It makes me think about my own parents. They are both getting older, moving imperceptibly into a frail age. Like Aliya's parents, they too have their own chronic illnesses that they live with. There must be hundreds of families like ours, scattered throughout the country, dependent on their children, this natural role reversal that mimics the gifts of childhood. Unlike a lot of them, our parents are lucky in that they have someone to take care of them. What about those families where nobody has stayed back? Financial circumstances sometimes make these decisions incumbent. Children have to leave home to be able to support the family. The nest is emptied. What then of the parents?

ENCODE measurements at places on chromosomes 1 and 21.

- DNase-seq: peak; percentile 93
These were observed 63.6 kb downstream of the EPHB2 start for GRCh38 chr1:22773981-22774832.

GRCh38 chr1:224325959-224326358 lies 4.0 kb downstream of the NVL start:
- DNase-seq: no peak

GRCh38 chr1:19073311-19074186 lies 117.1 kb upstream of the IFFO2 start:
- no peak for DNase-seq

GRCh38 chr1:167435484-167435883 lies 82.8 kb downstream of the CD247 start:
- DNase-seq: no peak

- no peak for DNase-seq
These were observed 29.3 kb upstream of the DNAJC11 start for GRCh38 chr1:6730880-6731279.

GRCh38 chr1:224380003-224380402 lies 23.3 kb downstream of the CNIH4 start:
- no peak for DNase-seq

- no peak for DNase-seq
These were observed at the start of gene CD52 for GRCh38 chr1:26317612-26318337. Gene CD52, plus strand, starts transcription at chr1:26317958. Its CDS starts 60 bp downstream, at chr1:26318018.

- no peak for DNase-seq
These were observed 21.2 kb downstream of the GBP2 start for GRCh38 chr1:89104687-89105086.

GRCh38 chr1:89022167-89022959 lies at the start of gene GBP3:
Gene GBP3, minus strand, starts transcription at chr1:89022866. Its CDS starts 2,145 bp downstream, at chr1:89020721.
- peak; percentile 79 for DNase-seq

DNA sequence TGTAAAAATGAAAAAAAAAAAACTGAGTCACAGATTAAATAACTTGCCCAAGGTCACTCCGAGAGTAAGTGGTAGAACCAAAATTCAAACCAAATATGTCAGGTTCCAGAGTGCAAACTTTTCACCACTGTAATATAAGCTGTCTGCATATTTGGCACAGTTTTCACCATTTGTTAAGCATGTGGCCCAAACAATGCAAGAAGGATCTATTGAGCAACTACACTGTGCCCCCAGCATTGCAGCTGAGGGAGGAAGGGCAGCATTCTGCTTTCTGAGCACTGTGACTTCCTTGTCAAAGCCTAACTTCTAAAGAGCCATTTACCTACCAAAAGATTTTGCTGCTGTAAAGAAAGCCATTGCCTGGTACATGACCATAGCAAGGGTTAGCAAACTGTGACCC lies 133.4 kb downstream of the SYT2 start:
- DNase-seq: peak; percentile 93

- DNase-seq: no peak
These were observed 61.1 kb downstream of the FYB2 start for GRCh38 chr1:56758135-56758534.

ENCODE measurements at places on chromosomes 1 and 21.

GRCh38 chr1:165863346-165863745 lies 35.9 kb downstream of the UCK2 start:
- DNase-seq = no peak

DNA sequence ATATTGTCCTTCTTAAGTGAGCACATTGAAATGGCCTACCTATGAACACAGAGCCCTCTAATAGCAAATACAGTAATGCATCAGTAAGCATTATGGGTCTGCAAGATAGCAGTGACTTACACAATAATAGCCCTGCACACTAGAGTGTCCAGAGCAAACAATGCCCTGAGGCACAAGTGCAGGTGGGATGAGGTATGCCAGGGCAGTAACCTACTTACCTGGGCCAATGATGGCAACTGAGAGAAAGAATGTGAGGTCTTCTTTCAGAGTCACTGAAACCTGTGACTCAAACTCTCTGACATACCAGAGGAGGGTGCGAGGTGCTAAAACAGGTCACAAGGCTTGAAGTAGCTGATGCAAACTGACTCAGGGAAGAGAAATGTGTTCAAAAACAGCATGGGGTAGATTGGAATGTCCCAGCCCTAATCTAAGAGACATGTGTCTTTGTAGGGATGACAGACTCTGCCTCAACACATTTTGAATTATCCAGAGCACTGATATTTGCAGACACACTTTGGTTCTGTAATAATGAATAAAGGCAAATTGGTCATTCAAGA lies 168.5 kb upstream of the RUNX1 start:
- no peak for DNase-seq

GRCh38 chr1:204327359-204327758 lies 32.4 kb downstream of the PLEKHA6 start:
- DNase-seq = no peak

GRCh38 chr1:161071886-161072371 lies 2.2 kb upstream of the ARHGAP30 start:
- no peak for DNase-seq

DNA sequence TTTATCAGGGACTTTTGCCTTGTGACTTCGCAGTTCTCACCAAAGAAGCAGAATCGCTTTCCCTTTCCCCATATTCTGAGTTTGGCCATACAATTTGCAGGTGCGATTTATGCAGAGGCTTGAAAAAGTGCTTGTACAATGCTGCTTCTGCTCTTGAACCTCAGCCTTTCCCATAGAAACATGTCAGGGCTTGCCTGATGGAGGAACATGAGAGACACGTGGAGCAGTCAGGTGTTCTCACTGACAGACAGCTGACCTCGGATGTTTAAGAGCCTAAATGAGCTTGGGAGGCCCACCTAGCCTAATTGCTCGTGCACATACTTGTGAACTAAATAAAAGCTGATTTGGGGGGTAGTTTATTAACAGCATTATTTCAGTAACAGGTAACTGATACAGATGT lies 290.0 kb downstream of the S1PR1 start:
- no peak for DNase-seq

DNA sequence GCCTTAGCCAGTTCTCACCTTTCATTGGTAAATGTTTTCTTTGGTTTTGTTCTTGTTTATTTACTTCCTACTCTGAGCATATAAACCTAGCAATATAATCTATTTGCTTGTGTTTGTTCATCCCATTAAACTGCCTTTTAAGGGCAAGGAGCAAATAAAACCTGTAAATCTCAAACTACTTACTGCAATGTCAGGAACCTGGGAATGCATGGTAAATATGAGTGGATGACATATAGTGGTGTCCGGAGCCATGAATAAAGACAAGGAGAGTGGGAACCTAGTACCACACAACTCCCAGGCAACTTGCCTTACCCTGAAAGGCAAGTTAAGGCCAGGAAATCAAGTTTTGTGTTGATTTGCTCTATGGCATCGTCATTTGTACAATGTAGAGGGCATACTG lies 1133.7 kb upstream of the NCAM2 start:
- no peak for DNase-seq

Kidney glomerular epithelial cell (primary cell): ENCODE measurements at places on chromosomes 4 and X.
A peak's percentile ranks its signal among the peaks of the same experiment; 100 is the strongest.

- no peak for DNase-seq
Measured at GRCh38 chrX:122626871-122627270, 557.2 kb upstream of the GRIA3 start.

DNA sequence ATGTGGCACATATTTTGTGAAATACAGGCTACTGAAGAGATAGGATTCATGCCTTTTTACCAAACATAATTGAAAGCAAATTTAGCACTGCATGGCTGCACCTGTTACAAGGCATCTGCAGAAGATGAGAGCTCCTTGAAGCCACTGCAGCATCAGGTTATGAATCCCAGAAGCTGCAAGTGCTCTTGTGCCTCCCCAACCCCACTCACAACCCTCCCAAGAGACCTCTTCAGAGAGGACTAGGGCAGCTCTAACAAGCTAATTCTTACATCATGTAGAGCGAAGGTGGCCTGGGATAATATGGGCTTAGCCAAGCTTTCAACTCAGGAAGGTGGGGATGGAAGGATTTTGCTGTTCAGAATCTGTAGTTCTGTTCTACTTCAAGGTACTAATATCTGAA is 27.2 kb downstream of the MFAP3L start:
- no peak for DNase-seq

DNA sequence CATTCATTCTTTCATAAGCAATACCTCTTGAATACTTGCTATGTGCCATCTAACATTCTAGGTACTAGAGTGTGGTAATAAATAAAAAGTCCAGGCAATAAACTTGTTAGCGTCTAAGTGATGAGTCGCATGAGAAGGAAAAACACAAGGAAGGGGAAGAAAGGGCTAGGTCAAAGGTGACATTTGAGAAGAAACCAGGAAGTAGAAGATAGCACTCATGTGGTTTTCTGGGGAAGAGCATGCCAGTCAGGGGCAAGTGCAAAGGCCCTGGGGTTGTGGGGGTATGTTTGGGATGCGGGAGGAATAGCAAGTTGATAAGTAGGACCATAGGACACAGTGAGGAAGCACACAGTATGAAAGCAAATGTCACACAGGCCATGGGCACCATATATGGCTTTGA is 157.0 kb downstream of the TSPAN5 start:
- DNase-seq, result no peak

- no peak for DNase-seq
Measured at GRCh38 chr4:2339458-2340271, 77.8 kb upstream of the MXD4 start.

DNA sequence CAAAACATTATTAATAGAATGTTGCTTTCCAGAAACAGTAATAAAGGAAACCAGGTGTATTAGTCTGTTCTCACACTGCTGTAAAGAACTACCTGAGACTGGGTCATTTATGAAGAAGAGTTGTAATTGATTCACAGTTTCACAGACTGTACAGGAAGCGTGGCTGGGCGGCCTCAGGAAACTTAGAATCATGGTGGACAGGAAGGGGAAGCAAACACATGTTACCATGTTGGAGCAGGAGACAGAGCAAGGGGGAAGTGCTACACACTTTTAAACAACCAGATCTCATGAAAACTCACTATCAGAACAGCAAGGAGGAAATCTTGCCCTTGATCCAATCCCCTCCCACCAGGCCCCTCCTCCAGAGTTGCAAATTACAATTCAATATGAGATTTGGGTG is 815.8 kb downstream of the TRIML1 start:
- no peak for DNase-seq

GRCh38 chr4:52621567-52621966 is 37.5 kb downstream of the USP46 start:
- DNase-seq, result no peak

It's hard to make a decision, to balance exigencies against a vacuum of imminent loneliness. I know why people leave. Just from observation I know how dramatically the life of a family improves with remunerations sent from abroad. I also know how sometimes you have to go away to be able to restoratively come back. But, really, how far can you go when heart is tied to heart?